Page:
The last few years have seen vast sums of money expended on schools, but this has been mainly in the area of construction. There has been little concern with improving the actual quality of education. The impression created is that the work done is seen largely as a means to an end not actually connected with education. Leaving aside the large profit margins available when construction becomes an end in itself, there is also a political agenda. This is obvious from the large number of computer laboratories, for instance, that remain unopened, waiting for a politician’s convenience to claim that this is his gift to the people.
The perversity that dominates educational policy was in fact asserted by the Minister of Education who claimed, when I asked about the failure to commission these laboratories, that the people should know who had gifted them the facilities. I pointed out that these were not gifts from politicians since the money to construct them was the money of the people. The Minister granted I had a point, and said he would move on the matter, but the movement was mainly in Uva, where the President dashed about the place opening facilities which had remained closed until the election. I found this out when I followed up with an inquiry, for statistics from all Provinces. Only the North Central Province has thus far responded – there are 75 schools there where the computer labs have been built, but remain unopened. Doubtless there and elsewhere there will be a flurry of activity before the Presidential election.
Underlying this absurdity is the failure to establish the point that education belongs to the people. The most important stakeholders are children and their parents, and we need to develop systems to ensure that parents can monitor what is going on in the schools their children attend. Ensuring a good service cannot be left to the service provider, which is why government must ensure that the beneficiaries also are able to assess the quality of the service they receive.
A start on this has been made through the recent Circular sent out by the Ministry of Child Development and Women’s Affairs, which requires that the Women and Children’s Units in each Division monitor the schools in their catchment area. However clear instructions as to how to do this have not been sent out, and I have found some uncertainty in the areas I visit. I would therefore suggest the following guidelines –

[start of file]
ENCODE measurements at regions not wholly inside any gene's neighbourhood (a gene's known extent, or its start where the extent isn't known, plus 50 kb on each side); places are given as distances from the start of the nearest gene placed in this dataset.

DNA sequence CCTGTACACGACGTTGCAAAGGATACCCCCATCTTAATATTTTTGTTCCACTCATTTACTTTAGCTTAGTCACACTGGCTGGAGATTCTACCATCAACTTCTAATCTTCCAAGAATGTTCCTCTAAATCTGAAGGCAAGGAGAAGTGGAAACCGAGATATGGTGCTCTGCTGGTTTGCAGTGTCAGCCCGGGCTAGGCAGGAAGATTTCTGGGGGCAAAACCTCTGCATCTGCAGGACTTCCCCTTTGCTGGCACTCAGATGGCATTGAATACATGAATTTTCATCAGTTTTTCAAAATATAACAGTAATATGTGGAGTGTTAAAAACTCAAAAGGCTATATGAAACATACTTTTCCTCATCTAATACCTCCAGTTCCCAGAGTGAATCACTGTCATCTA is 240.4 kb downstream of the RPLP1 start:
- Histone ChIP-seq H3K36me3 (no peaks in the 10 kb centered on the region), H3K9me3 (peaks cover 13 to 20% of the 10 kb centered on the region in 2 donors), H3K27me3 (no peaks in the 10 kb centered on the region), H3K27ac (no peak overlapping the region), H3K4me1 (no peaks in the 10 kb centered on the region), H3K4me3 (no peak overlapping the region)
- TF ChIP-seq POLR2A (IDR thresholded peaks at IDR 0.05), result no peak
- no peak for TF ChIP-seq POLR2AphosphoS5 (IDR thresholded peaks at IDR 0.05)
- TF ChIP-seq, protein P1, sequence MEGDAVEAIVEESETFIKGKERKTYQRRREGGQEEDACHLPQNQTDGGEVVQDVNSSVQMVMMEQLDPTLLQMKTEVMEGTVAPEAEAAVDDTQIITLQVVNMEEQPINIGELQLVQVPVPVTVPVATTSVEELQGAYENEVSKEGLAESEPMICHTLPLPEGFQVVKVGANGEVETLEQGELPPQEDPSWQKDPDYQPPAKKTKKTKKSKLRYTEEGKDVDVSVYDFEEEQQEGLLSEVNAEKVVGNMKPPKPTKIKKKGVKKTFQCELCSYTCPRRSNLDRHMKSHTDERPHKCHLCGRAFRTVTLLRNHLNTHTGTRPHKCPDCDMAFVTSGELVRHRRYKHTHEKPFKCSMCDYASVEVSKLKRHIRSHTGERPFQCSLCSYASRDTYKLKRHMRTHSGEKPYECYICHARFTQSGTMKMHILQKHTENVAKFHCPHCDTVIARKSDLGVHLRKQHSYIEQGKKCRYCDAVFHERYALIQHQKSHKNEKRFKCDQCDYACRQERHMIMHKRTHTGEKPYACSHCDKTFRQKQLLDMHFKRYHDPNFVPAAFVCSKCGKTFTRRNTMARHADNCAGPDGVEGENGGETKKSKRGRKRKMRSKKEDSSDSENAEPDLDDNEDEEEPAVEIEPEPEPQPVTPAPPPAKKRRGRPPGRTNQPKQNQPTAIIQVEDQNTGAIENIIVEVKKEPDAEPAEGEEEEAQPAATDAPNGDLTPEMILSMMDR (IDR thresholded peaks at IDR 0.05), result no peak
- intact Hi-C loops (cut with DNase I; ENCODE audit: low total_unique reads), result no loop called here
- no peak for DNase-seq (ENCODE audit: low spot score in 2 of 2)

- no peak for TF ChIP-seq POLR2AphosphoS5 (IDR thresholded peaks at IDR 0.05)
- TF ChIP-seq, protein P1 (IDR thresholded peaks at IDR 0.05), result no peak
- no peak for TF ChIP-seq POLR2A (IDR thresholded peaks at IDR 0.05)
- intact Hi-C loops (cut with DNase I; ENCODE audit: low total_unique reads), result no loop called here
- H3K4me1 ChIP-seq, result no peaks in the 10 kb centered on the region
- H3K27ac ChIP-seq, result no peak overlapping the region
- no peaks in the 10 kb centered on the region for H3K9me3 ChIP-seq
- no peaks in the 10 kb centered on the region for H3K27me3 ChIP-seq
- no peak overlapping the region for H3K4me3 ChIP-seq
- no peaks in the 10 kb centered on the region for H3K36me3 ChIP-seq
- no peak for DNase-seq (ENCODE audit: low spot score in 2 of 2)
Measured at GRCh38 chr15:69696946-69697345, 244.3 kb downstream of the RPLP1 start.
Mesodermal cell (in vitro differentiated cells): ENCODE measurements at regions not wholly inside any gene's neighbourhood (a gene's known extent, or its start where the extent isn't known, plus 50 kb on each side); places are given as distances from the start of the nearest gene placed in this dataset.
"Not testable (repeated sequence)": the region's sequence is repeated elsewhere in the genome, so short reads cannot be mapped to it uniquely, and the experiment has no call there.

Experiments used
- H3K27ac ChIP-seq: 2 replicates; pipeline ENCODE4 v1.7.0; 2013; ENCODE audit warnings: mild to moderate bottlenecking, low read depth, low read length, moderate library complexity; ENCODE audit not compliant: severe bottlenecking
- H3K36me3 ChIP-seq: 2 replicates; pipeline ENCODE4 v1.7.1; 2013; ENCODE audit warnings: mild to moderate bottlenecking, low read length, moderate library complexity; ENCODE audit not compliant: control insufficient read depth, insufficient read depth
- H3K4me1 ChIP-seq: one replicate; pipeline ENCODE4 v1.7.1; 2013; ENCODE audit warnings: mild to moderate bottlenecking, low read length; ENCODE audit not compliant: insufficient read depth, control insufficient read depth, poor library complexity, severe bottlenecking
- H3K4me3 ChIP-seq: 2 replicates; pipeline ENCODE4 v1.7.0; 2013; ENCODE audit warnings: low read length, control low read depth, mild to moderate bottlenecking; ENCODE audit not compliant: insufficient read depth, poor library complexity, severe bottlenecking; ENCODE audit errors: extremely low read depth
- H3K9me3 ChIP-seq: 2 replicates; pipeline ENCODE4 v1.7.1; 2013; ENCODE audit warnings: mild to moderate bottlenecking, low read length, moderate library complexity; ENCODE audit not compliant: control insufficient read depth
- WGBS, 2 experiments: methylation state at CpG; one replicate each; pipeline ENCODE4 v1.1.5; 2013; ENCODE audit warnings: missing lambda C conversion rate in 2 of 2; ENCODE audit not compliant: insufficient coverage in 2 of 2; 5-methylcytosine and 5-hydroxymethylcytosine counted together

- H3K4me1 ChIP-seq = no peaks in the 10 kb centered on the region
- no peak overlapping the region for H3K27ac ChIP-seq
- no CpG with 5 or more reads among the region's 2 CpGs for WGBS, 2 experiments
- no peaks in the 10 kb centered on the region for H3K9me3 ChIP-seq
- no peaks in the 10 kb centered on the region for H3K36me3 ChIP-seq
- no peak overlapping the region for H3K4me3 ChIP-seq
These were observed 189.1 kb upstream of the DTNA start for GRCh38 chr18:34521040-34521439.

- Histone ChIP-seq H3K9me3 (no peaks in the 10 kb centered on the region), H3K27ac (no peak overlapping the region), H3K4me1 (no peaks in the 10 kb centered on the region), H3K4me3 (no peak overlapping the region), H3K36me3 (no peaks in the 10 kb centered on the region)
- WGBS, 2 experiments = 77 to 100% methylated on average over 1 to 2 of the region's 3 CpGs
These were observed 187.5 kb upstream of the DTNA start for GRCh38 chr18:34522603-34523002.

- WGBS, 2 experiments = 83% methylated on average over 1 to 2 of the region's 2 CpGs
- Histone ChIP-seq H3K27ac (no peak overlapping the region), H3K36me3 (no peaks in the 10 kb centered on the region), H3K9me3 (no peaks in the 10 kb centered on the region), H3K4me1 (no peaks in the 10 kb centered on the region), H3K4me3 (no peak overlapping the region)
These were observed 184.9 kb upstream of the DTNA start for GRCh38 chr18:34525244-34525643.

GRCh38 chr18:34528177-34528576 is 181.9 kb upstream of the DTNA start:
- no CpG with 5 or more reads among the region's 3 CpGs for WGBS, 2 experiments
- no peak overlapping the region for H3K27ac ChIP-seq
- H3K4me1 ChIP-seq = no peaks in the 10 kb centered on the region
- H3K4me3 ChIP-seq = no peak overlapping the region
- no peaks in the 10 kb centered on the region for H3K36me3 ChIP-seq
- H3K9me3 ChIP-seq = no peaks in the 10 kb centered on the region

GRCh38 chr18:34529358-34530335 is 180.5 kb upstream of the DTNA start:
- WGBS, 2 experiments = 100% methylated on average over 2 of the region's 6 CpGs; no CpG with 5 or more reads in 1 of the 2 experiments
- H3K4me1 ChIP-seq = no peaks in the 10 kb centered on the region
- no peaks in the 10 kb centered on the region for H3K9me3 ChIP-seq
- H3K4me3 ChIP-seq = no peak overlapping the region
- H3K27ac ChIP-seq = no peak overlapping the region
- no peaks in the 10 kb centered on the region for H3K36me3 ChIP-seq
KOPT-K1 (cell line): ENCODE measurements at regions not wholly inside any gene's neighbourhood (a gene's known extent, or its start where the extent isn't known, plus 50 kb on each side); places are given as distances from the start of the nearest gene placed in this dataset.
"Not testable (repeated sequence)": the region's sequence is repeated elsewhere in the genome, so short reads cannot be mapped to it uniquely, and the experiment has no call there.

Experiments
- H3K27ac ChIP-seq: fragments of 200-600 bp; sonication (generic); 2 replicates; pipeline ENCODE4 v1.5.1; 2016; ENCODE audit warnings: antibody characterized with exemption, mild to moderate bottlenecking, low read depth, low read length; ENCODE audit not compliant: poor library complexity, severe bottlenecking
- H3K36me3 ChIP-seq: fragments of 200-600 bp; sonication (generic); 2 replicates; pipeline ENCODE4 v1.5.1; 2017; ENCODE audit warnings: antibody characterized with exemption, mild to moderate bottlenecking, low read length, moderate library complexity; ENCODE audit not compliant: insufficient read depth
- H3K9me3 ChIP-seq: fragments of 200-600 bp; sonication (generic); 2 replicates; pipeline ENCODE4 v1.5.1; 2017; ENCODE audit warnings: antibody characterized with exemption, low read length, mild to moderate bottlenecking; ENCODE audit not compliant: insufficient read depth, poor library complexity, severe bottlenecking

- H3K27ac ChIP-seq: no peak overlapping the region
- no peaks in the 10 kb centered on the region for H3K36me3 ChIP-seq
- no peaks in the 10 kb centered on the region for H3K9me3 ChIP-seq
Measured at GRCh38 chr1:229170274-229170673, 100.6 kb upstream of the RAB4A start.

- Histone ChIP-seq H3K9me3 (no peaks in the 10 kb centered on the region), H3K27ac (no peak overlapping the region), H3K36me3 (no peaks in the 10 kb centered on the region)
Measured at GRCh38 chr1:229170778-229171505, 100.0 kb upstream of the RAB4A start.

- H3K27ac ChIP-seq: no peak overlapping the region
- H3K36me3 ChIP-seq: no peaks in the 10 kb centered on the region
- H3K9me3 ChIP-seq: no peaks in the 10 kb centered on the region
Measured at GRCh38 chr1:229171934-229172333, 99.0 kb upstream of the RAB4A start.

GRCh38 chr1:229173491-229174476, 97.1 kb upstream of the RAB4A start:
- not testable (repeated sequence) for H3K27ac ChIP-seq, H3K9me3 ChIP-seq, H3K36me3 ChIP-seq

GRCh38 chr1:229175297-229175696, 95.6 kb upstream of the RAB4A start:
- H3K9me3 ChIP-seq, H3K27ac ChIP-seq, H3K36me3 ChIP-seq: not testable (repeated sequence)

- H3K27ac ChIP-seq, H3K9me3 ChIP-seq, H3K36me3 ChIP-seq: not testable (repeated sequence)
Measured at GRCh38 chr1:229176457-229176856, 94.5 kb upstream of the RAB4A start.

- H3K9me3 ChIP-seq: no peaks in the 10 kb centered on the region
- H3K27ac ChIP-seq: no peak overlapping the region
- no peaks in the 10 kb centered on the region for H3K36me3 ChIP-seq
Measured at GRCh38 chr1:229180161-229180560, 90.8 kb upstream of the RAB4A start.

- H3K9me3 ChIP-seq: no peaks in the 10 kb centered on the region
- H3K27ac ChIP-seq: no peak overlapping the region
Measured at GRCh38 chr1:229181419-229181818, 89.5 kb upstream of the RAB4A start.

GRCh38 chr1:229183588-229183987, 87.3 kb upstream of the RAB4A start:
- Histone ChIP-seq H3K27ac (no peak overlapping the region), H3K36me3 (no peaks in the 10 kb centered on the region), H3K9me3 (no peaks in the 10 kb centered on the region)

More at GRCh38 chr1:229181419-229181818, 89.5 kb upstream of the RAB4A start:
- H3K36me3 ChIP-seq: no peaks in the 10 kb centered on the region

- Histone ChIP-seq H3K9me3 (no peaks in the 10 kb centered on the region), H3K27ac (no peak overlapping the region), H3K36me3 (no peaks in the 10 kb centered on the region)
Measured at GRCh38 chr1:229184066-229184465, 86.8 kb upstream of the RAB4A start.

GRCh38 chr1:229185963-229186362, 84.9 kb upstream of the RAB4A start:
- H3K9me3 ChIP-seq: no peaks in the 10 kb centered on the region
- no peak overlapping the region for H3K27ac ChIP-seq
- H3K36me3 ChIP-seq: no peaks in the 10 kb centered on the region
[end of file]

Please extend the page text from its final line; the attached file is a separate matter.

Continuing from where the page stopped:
- Parents, under the guidance of the responsible WCU officer and the Grama Niladhari, should draw up a checklist of the facilities the schools should offer, and should monitor performance of every school. This should not mean interference in the administration, which is not their responsibility. But performance failure should be recorded and reported to the relevant educational authorities for action, for which they must be responsible to the WCU and the Divisional Secretary.
- The checklist should include physical facilities such as drinking water, toilets, playgrounds and access. The Division should develop plans to ensure that students have transport as needed to get to school easily. Libraries and computer centres should be provided, but these need to be used, and parents should check whether children have ready access to obtaining information on their own.
- The checklist should also include the provision of extra-curricular activities. Access to a playground is vital, and understanding of the importance of holistic education, that requires personality development as well as academic knowledge and skills. Emphasis with regard to extra-curricular activities should be on team-work rather than promotion of individual excellence. Leadership qualities however should also be encouraged.
- The checklist should include teacher availability. This means not only having teachers on the roll, but ensuring that they are punctually in class and that classes are not left unsupervised. Principals must ensure that, if teachers are absent for unavoidable reasons, students are kept gainfully occupied.
- Parents should also be involved in projects that students should undertake, in collaboration with the community as appropriate. These should include environmental and social service activities, including attention to the school grounds.
The point of all this is to establish that educational services belong to the people, and they have the right, and the obligation, to ensure and promote the quality of the services they receive. This will require training, to appreciate the need for schools to develop qualities that will help with gainful employment, not simply function as machines to produce good academic results. Given the concern that our people have shown over the years however, with regard to education, it should not be difficult to promote productive involvement of parents in the educational system.